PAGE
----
• telephone inventory
    • temporary location specifications
    • other materials and documentation.

    It is extremely helpful to develop pre-formatted forms to facilitate the data gathering process.
  7. Organise and document a written disaster recovery plan

    An outline of the plan's contents should be prepared to guide the development of the detailed procedures. Top management should review and approve the proposed disaster recovery plan. The outline can be used for the table of contents after final revision. Other benefits of this approach are that it:

    • helps to organise the detailed procedures
    • identifies all major steps before the writing begins
    • identifies redundant procedures that only need to be written once
    • provides a road map for developing the procedures.

    A standard format should be developed to facilitate the writing of detailed procedures and the documentation of other information to be included in the disaster recovery plan. This will help ensure that the plan follows a consistent format and allows for ongoing maintenance of the plan. Standardisation is especially important if more than one person is involved in writing the procedures.

    The disaster recovery plan should be thoroughly developed, including all detailed procedures to be used before, during and after a disaster. It may not be practical to develop detailed procedures until backup alternatives have been defined.

    The procedures should include methods for maintaining and updating the disaster recovery plan to reflect any significant internal, external or systems changes. The procedures should allow for a regular review of the plan by key personnel within the organisation.

    The disaster recovery plan should be structured using a team approach. Specific responsibilities should be assigned to the appropriate team for each functional area of the company.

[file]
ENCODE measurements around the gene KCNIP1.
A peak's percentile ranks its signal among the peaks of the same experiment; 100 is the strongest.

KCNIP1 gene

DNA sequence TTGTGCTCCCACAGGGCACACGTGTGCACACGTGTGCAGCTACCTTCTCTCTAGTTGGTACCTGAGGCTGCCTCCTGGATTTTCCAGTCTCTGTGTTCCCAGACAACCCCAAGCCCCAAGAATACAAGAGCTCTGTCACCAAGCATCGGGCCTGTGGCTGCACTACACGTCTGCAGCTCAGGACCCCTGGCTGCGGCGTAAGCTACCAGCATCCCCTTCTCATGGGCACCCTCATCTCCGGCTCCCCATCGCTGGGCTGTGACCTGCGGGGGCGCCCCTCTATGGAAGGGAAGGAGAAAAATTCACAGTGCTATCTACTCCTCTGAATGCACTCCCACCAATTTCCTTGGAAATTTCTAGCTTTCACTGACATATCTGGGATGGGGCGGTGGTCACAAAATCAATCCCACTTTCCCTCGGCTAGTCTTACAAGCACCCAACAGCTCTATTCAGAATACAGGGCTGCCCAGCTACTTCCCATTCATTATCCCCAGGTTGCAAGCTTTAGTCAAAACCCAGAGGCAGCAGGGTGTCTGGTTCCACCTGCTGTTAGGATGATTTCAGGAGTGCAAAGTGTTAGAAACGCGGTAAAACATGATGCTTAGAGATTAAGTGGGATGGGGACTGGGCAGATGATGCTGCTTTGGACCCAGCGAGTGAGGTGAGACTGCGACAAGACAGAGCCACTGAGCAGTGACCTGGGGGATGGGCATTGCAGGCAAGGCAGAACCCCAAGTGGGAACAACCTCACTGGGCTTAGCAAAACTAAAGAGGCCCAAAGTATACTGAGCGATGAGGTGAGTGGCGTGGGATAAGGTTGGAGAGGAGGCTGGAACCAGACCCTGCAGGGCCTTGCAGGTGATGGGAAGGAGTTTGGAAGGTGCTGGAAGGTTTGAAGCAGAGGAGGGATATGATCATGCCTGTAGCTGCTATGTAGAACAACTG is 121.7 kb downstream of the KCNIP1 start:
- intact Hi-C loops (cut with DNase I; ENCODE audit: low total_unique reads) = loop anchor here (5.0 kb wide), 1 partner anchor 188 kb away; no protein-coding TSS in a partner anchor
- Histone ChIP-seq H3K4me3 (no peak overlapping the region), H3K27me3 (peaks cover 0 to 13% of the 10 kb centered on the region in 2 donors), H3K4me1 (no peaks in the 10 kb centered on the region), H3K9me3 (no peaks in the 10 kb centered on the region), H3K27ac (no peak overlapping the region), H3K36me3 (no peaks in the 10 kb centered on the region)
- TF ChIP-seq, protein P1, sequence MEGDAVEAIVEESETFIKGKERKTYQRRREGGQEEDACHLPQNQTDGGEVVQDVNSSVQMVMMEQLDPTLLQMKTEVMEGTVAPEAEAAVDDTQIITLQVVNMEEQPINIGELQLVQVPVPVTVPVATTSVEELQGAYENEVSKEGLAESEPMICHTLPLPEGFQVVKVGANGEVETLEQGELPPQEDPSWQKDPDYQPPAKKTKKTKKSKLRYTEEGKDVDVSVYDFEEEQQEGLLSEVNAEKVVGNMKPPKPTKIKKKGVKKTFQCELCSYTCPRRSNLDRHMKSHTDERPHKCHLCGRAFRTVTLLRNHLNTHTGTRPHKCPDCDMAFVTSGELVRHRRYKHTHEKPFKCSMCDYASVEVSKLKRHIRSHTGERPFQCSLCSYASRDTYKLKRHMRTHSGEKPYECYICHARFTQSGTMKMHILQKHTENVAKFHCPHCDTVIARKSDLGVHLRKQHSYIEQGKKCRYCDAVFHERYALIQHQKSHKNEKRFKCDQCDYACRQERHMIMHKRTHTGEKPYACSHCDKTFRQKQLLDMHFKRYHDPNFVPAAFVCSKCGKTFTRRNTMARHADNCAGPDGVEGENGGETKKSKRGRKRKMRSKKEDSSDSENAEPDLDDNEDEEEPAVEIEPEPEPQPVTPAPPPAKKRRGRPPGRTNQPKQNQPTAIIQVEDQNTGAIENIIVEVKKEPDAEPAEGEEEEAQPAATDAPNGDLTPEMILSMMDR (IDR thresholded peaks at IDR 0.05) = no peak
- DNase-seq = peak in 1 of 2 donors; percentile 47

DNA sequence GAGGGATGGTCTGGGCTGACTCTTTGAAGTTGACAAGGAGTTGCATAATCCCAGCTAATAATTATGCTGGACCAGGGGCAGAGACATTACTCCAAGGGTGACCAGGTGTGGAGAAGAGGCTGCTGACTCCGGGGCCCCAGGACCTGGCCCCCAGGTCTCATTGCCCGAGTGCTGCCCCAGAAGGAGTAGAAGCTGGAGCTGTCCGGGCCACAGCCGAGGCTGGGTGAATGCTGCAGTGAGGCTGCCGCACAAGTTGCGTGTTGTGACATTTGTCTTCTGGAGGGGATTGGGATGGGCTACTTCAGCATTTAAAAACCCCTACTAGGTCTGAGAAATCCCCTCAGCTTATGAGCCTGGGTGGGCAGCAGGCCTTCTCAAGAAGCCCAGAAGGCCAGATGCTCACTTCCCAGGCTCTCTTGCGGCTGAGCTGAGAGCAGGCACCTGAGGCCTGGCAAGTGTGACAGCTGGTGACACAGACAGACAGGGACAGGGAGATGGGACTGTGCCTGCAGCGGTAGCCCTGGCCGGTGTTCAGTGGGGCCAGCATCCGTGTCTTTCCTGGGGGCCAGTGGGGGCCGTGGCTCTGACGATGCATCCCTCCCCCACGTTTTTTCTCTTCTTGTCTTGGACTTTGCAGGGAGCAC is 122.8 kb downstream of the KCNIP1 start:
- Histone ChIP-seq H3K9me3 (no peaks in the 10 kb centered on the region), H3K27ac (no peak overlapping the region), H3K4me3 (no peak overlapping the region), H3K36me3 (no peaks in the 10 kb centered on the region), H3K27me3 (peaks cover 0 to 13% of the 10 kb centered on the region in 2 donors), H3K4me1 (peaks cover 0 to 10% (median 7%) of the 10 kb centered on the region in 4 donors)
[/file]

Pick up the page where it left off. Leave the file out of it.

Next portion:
There should be teams responsible for administrative functions, facilities, logistics, user support, computer backup, restoration and other important areas in the organisation.

    The structure of the contingency organisation may not be the same as the existing organisation chart. The contingency organisation is usually structured with teams responsible for major functional areas such as:

    • administrative functions
    • facilities
    • logistics
    • user support
    • computer backup
    • restoration
    • other important areas.

    The management team is especially important because it coordinates the recovery process. The team should assess the disaster, activate the disaster recovery plan, and contact team managers.

    The management team also oversees, documents and monitors the recovery process. Management team members should be the final decision makers in setting priorities, policies and procedures.

    Each team has specific responsibilities that must be completed to ensure successful execution of the disaster recovery plan. The teams should have an assigned manager and an alternate in case the team manager is not available. Other team members should also have specific assignments where possible.
  8. Develop testing criteria and procedures

    It is essential that the disaster recovery plan be thoroughly tested and evaluated on a regular basis (at least annually). Procedures to test the plan should be documented. The tests will provide the organisation with the assurance that all necessary steps are included in the plan. Other reasons for testing include: